The church at Laodicea receives no commendation, only corrections, and ominous warnings – Revelation 3:14-22.
Laodicea was founded in approximately 260 B.C. on the site of an older village named Diospolis, meaning the “city of Zeus.” It was sixty-five kilometers southeast of Philadelphia and one hundred and sixty kilometers east of Ephesus. Because of its location at the confluence of three major trade routes, the city depended heavily on regional trade.
The city had a medical school reputed for an eye-salve called “Phrygian powder.” But it lacked a good freshwater supply. The local sources were brackish and lukewarm. Cool and clean water was brought in by aqueducts. An earthquake destroyed much of the city in A.D. 60. Laodicea refused Roman financial assistance to rebuild, choosing to rely on its own resources, a matter of great civic pride.
The church was formed early and is mentioned by the Apostle Paul, and his co-worker, Epaphras, introduced the gospel to the city – (Colossians 4:16).
- (Revelation 3:14-16) – “And to the angel of the assembly in Laodicea, write, These things saith the Amen, the faithful and true witness, the beginning of the creation of God: I know your works, that neither cold are you, nor hot: I would that you were cold or hot. Thus, because you are lukewarm and neither hot nor cold, I am about to vomit you out of my mouth.”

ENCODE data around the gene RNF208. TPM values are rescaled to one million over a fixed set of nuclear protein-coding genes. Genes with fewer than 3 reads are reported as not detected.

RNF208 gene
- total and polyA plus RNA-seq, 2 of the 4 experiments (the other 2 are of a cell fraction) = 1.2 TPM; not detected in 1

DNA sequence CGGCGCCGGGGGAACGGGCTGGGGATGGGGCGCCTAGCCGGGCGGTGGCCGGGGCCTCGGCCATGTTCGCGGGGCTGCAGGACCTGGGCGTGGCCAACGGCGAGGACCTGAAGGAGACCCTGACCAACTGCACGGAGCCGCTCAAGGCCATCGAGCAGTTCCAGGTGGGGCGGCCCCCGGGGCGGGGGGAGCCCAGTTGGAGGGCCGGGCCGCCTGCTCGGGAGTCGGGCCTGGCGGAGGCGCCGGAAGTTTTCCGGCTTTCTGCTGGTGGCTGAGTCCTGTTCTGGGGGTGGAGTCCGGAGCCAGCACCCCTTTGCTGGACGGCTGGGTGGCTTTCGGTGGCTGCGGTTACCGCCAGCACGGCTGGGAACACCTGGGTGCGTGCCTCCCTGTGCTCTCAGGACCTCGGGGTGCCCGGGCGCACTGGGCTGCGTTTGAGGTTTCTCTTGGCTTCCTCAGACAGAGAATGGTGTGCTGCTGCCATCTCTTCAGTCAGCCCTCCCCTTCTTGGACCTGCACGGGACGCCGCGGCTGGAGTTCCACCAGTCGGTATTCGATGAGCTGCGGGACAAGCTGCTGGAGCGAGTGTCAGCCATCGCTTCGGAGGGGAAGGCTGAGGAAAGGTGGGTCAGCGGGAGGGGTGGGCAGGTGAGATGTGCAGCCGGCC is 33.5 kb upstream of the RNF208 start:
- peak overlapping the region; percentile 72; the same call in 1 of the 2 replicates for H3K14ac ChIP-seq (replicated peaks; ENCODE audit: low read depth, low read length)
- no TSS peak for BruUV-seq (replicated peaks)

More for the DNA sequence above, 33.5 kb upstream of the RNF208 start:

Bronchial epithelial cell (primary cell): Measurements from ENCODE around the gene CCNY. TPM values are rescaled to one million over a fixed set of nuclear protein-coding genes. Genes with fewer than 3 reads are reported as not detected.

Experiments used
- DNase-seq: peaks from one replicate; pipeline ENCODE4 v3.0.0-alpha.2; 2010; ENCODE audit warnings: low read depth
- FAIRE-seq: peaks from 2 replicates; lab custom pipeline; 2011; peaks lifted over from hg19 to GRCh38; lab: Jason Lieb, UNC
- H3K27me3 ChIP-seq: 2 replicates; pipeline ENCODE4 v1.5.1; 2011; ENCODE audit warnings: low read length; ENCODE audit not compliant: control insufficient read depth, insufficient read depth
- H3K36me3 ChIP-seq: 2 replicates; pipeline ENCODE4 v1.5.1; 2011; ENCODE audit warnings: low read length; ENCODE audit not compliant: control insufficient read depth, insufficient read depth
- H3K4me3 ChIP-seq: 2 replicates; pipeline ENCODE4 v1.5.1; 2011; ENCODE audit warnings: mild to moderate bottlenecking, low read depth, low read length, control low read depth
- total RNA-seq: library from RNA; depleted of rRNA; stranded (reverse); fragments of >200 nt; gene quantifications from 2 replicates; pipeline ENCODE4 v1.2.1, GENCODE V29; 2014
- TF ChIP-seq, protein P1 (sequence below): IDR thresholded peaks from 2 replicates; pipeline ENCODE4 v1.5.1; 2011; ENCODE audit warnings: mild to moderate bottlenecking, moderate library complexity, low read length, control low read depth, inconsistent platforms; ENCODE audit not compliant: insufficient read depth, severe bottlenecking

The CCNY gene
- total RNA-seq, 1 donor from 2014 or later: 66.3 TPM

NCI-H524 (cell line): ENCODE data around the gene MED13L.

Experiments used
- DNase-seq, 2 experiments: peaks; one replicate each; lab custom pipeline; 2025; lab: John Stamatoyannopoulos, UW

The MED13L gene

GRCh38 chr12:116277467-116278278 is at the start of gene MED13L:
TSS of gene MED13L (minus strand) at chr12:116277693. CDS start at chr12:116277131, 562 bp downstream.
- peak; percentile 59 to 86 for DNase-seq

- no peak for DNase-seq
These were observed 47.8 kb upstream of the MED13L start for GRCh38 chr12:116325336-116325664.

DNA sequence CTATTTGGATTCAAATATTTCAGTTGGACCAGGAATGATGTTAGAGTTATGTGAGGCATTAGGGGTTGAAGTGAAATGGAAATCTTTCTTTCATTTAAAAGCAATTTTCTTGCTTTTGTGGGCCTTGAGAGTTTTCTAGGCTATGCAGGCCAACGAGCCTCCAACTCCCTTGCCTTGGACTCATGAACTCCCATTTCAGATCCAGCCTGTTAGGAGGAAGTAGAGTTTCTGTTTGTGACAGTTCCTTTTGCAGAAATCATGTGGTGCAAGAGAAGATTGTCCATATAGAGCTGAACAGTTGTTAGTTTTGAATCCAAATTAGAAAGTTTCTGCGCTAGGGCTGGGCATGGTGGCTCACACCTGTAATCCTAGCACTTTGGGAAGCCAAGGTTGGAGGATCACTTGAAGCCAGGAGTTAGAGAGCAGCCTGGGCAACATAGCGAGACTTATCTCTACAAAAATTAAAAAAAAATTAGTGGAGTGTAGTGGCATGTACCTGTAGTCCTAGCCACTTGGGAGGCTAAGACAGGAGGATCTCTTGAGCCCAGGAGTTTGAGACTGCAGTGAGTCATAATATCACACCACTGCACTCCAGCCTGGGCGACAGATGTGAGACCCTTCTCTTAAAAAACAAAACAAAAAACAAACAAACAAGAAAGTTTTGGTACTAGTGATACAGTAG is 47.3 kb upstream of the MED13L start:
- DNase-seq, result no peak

The “Amen, the faithful and true witness.” “Amen” transliterates a Hebrew word with the root sense of strength and firmness, denoting “faithfulness, firmness, fidelity, truthfulness.” Thus, Jesus as the faithful and true witness whose testimony is utterly reliable, in contrast to the fickleness of the Laodicean church and its ineffectual testimony.
The words echo a passage from Isaiah where “amen” and the “creation of God” occur together; Yahweh is the “faithful” God of Israel who announces the new creation:
- (Isaiah 65:16-17) – “He who blesses himself in the earth will bless himself in the God of faithfulness (‘amén), and he who swears in the earth will swear by the God of faithfulness (‘amén), because the former troubles have been forgotten, and because they are hidden from my eyes. For, behold me, creating new heavens and a new earth.”
Hence, the resurrection of Jesus inaugurated the New Creation. He is the faithful witness to this new reality. This understanding is borne out by the earlier declaration that he is “the faithful witness, the firstborn of the dead.” And elsewhere, the New Testament links his resurrection to the new creation – (1 Corinthians 15:20-23, 2 Corinthians 5:15-17).
He is the “firstborn from the dead.” In the New Testament,“ firstborn” refers to the preeminence of the Son of God, his exalted status, and not to chronological sequence – (Colossians 1:18 [“that in all things he might have the preeminence”]).
Jesus found nothing praiseworthy in the actions of the “angel” or of the congregation. The church was prosperous, unlike the impoverished assembly at Smyrna, but it was poor and naked in his eyes.
“Neither cold nor hot, but lukewarm.” The description alludes to the poor water supplies at Laodicea. Located between Hierapolis with its thermal hot springs, and Colossae with its cooler freshwater springs, its water supply was tepid and good for nothing, and so, too, the faith and testimony of its congregation.
“Lukewarm” stresses uselessness. Cool water quenches thirst and water from hot springs has medicinal properties. Tepid water is of no benefit. But the church did not recognize its precarious state (“you know not…”), and it presumed its material prosperity reflected its spiritual strength.